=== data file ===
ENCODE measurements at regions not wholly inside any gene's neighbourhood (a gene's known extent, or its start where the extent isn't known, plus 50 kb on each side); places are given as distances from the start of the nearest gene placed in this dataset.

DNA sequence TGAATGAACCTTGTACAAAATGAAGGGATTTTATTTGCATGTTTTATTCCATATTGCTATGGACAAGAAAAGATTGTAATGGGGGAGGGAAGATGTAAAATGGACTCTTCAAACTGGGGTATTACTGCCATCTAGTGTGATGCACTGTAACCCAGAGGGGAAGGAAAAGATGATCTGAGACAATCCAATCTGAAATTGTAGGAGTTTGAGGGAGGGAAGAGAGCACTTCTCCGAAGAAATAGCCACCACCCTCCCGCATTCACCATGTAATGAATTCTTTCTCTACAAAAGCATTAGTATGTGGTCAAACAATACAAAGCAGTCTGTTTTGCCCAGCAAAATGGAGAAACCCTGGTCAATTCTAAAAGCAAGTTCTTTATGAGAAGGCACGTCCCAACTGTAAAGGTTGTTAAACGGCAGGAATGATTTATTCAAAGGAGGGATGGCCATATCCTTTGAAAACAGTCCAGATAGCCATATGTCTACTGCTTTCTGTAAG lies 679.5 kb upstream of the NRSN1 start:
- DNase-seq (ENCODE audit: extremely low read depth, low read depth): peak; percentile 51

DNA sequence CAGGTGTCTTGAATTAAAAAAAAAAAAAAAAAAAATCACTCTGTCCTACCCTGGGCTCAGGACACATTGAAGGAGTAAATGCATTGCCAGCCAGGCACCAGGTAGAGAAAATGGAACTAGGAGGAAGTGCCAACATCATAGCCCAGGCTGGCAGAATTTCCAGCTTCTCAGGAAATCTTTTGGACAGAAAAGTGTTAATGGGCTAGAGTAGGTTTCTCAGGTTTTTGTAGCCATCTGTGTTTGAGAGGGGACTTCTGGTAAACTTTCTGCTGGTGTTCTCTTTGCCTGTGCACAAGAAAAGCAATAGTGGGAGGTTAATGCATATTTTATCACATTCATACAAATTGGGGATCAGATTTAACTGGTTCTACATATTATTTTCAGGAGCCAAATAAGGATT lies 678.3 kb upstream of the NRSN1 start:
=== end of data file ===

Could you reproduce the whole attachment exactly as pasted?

ENCODE measurements at regions not wholly inside any gene's neighbourhood (a gene's known extent, or its start where the extent isn't known, plus 50 kb on each side); places are given as distances from the start of the nearest gene placed in this dataset.

DNA sequence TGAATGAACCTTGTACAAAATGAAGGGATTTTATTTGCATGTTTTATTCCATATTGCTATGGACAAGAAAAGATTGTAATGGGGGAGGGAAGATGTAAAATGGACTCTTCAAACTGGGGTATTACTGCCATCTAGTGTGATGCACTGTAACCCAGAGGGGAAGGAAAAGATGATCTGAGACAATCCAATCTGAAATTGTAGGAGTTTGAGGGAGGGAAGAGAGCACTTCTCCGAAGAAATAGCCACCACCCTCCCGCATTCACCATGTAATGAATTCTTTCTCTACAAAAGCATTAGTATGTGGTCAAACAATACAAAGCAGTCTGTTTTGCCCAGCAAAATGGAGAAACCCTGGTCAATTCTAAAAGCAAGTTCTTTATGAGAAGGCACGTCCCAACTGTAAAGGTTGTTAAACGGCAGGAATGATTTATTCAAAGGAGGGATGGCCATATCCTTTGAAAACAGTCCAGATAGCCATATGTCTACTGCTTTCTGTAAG lies 679.5 kb upstream of the NRSN1 start:
- DNase-seq (ENCODE audit: extremely low read depth, low read depth): peak; percentile 51

DNA sequence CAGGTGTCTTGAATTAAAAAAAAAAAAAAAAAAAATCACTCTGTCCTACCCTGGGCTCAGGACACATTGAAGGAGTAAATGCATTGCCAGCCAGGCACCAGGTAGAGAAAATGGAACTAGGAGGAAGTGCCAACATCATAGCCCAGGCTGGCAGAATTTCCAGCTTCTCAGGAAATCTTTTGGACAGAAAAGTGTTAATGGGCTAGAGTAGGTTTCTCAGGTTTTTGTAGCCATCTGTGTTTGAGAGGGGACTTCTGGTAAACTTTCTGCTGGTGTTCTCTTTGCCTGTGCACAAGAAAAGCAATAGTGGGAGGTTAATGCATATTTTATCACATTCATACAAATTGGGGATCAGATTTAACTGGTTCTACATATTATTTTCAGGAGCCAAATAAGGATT lies 678.3 kb upstream of the NRSN1 start: